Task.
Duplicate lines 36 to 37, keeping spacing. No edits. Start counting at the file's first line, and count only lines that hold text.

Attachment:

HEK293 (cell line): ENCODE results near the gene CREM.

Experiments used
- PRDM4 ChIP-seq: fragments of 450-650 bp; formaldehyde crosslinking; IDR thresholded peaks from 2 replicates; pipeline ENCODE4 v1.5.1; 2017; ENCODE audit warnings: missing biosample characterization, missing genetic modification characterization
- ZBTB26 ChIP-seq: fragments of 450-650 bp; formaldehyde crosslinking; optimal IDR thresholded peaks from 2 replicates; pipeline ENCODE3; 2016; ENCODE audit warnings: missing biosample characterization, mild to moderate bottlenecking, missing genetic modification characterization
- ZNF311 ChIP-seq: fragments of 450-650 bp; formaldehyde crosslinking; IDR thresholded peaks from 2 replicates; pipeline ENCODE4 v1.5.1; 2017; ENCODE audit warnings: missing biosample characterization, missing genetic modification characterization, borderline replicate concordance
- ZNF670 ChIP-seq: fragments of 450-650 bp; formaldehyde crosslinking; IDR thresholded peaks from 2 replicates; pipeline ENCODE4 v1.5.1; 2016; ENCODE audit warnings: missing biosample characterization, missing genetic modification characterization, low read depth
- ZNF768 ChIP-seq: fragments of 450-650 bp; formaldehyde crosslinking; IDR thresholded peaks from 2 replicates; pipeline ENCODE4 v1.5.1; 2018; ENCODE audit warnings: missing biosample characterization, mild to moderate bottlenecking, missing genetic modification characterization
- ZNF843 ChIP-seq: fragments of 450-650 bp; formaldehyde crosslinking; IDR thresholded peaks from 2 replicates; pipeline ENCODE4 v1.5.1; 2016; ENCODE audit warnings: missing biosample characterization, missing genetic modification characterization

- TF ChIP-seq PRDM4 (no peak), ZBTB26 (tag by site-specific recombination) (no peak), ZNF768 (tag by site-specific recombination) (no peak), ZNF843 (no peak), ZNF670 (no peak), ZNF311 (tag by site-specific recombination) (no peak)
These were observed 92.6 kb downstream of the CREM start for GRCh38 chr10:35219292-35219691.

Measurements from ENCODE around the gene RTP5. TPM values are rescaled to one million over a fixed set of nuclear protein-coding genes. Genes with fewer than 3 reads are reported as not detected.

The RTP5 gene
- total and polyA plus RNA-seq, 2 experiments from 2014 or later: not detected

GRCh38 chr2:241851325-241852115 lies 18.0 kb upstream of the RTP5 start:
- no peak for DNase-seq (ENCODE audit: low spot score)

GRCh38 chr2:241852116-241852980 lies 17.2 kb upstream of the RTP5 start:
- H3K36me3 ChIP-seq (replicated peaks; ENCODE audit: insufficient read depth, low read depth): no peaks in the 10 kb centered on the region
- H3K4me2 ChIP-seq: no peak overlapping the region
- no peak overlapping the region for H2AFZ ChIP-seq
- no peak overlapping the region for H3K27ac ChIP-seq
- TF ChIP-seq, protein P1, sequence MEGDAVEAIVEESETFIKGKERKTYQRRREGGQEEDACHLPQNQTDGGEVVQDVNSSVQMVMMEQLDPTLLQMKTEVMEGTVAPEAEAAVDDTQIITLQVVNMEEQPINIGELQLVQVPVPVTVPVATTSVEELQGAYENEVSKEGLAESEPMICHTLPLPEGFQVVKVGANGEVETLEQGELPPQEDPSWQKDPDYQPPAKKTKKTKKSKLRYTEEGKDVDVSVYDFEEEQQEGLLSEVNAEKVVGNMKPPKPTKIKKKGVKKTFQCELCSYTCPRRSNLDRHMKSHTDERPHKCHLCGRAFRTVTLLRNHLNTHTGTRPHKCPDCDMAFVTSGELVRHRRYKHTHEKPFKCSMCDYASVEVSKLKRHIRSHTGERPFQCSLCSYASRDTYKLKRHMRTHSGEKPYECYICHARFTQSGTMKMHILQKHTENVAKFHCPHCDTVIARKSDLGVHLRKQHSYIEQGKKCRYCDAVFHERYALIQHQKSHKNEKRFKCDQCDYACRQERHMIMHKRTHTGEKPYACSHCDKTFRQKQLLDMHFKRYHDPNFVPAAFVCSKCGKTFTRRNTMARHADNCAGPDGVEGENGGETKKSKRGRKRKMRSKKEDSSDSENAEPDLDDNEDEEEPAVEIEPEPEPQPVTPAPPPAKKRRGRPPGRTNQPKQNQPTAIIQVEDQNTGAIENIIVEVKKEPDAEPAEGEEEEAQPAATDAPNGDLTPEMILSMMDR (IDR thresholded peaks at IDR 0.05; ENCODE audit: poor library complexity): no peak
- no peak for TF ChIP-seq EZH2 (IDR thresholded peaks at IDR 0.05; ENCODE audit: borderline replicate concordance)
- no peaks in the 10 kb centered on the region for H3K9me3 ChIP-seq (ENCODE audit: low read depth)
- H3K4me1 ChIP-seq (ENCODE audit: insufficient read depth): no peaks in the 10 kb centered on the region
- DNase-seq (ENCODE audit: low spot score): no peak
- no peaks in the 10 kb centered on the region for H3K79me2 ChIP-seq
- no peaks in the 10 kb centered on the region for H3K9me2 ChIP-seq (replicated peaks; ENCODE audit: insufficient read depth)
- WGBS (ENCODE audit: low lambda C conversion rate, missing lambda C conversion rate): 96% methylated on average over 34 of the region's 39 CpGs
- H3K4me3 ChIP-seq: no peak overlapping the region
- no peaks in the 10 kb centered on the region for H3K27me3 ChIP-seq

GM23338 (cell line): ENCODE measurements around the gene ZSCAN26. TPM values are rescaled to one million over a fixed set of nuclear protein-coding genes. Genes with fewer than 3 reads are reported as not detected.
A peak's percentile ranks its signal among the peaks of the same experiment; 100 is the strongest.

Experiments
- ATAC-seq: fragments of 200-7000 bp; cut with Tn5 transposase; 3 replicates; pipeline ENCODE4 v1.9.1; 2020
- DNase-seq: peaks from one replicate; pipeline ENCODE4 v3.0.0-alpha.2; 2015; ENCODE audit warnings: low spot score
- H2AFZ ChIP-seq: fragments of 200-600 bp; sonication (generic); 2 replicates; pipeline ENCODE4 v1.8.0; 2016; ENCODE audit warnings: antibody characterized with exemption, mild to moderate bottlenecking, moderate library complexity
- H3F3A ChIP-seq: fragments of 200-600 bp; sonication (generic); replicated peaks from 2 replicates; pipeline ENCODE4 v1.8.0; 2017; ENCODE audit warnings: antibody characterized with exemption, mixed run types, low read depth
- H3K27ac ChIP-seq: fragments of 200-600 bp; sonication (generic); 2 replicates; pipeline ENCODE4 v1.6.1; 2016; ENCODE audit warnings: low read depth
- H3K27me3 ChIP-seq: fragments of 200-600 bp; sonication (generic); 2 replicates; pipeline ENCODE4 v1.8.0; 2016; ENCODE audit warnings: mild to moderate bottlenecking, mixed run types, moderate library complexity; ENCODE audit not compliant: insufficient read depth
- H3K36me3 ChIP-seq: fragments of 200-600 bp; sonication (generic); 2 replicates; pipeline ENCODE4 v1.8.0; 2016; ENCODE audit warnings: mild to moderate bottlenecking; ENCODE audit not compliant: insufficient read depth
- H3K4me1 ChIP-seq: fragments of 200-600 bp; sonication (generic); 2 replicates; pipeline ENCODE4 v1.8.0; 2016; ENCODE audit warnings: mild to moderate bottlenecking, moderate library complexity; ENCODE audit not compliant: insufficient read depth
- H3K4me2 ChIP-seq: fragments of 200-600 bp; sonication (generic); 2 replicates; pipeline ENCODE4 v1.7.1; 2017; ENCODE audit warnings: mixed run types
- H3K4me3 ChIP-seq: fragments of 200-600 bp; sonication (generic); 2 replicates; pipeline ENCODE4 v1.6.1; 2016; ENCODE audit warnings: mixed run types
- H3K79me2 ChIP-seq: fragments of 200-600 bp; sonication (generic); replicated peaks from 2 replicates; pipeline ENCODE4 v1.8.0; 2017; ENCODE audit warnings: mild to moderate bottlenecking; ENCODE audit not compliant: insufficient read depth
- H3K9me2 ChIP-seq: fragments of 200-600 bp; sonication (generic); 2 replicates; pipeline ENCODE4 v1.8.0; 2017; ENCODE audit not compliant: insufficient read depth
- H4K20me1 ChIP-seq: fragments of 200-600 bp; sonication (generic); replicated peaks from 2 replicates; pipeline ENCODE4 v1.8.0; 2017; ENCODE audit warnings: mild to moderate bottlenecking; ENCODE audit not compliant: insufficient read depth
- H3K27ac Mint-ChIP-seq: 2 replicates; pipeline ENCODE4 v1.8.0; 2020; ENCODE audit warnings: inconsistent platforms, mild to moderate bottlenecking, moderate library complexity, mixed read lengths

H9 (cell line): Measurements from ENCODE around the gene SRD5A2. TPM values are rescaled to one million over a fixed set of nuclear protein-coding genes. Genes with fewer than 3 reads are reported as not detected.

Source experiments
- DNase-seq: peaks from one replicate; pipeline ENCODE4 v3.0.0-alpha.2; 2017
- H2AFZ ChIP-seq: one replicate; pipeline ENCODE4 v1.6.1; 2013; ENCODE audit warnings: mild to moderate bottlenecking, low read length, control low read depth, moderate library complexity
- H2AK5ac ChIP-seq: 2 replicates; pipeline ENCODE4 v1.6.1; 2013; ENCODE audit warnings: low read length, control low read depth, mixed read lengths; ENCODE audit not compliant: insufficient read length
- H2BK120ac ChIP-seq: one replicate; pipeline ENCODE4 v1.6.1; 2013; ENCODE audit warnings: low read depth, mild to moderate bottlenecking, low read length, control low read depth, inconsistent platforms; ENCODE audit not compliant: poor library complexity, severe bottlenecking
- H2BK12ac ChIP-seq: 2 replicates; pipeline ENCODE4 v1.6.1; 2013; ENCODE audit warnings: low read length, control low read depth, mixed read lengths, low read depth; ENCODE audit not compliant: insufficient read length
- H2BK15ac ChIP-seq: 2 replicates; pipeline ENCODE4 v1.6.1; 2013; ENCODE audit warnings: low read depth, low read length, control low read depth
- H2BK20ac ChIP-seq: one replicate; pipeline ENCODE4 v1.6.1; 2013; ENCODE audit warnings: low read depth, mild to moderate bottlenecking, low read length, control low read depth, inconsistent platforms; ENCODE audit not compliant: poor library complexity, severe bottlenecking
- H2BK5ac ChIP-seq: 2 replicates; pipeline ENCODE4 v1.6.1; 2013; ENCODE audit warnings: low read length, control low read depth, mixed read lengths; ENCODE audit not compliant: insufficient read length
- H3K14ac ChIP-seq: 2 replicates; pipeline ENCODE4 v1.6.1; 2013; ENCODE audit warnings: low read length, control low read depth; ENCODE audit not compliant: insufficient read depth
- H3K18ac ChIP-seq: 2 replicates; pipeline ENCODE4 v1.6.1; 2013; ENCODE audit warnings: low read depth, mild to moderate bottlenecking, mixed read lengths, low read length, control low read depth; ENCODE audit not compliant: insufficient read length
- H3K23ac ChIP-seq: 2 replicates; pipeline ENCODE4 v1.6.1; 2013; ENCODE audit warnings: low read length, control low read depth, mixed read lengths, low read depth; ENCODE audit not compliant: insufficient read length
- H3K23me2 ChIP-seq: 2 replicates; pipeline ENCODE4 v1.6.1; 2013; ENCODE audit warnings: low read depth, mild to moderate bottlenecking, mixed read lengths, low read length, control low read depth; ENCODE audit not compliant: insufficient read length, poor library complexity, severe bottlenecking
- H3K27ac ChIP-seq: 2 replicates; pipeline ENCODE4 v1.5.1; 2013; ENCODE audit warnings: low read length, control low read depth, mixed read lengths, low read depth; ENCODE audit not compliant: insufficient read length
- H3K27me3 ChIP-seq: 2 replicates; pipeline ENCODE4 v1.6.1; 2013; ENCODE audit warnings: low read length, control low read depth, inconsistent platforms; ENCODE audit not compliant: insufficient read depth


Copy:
- H2AFZ ChIP-seq: fragments of 200-600 bp; sonication (generic); 2 replicates; pipeline ENCODE4 v1.8.0; 2016; ENCODE audit warnings: antibody characterized with exemption, mild to moderate bottlenecking, moderate library complexity
- H3F3A ChIP-seq: fragments of 200-600 bp; sonication (generic); replicated peaks from 2 replicates; pipeline ENCODE4 v1.8.0; 2017; ENCODE audit warnings: antibody characterized with exemption, mixed run types, low read depth